The Ohio State University Hospital Department of Obstetrics and Gynecology Residency Program 1991-1995
Private practice 1995-2010

Po-Chang Hsu

Po-Chang Hsu

Po-Chang Hsu, M.D., received his medical doctorate from Tufts University School of Medicine in Boston. During his medical school training, Dr. Hsu worked with various patients, including adult and pediatric patients with acute and chronic conditions. Dr. Hsu’s interests include neurology, psychiatry, pediatrics, and sleep medicine.

Before medical school, Dr. Hsu finished a master’s degree at Harvard University and wrote a thesis on neuroimaging in schizophrenia patients at Brigham and Women’s Hospital, a Harvard Medical School-affiliated hospital. Dr. Hsu was also a part of the 2008 NASA Phoenix Lander Mission team, which sent a robotic spacecraft to the North polar region of Mars. Dr. Hsu also had research experience on neuroimaging in neonates at Boston Children’s Hospital, another Harvard Medical School-affiliated Hospital.

Since graduating from medical school, Dr. Hsu has worked as a full-time medical writer and consultant. In addition, he has experience writing and ghostwriting books and articles for physicians and health technology start-up companies. Dr. Hsu believes good communication between healthcare providers and patients creates the best results.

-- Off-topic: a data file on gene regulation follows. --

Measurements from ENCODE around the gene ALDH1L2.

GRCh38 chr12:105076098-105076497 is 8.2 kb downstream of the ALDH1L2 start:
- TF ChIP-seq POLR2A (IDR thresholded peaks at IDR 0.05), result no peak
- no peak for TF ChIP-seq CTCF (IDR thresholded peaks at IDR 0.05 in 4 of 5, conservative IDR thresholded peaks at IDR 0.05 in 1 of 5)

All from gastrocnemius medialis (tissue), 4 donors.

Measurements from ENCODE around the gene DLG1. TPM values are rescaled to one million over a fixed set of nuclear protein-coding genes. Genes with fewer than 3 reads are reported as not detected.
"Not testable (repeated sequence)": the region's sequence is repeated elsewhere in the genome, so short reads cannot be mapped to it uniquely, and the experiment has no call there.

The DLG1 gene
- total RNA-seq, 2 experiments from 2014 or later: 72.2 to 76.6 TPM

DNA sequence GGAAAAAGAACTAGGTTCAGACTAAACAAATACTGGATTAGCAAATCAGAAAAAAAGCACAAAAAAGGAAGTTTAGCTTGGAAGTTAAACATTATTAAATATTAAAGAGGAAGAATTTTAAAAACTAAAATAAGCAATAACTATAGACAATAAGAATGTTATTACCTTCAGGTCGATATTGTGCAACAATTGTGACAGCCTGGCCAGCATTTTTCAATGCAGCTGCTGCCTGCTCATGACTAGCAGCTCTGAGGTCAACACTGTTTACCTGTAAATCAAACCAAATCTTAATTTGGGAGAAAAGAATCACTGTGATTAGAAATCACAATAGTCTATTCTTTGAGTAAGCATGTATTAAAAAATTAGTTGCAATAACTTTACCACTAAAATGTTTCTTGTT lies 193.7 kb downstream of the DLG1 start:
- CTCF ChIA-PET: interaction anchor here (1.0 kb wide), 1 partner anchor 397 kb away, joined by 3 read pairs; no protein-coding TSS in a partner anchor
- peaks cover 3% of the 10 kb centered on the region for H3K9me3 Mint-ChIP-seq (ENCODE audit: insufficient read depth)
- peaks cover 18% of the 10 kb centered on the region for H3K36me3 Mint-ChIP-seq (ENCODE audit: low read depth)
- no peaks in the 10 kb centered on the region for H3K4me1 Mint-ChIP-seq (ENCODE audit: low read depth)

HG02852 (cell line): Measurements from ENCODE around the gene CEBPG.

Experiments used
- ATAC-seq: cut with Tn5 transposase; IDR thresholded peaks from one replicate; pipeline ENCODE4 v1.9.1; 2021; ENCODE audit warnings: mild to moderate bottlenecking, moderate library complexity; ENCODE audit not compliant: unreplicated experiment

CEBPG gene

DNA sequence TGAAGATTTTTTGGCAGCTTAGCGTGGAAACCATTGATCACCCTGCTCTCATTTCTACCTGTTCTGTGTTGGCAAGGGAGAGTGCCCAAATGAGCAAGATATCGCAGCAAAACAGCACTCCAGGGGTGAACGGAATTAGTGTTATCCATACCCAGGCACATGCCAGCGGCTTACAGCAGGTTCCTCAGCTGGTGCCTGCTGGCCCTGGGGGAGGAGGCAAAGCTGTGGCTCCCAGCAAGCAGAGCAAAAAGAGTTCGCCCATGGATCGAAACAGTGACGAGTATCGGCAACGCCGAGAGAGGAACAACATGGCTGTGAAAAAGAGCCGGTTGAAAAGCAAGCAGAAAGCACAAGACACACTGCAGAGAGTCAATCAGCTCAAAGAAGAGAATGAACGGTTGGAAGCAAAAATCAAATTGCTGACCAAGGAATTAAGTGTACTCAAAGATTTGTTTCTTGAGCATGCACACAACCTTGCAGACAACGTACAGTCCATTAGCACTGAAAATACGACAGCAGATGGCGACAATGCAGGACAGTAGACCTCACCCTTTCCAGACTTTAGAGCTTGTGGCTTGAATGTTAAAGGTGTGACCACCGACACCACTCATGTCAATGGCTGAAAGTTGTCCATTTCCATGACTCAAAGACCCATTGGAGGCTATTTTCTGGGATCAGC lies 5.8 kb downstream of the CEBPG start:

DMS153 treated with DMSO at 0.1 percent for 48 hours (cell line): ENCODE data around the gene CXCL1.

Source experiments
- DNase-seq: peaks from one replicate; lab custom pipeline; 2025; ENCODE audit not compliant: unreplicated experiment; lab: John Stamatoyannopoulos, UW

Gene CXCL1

-Peer Reviewed Journal Article:
Kounaves, S.P., Hecht, M.H., West, S.J., Morookian, J.-M., Young, S.M.M., Quinn, R., Grunthaner, P., Wen, X., Weilert, M., Cable, C.A., Fisher, A., Gospodinova, K., Kapit, J., Stroble, S., Hsu, P.-C., Clark, B.C., Ming, D.W. and Smith, P.H. The MECA wet chemistry laboratory on the 2007 phoenix mars scout Lander. Journal of Geophysical Research. 2009, Mar; 114(E3): 10.1029/2008je003084.

-Poster Presentation:
2011 Harvard Psychiatry Mysell Poster Session; Boston, MA
Hsu, P.C., Rathi, Y., Eckbo, R., Nestor, P., Niznikiewicz, M., Thompson, E., Kubicki, M., Shenton, M.E. (March, 2011). Two-Tensor Diffusion Tensor Imaging of Acoustic Radiations in Schizophrenia

Dr. Nicolette Natale

Nicolette Natale

Dr. Nicolette Natale is a physician, with a background in Psychology, General Medicine, and English Literature, combining her expertise to provide readers with the most accurate, easy-to-understand, and comprehensive information regarding healthcare. She received her Doctorate in Osteopathic Medicine from Nova Southeastern University, and her bachelor’s in English Literature and Psychology from the University of Miami. Dr. Natale seeks to empower individuals with knowledge, fostering a greater understanding of holistic health and encouraging a proactive approach to well-being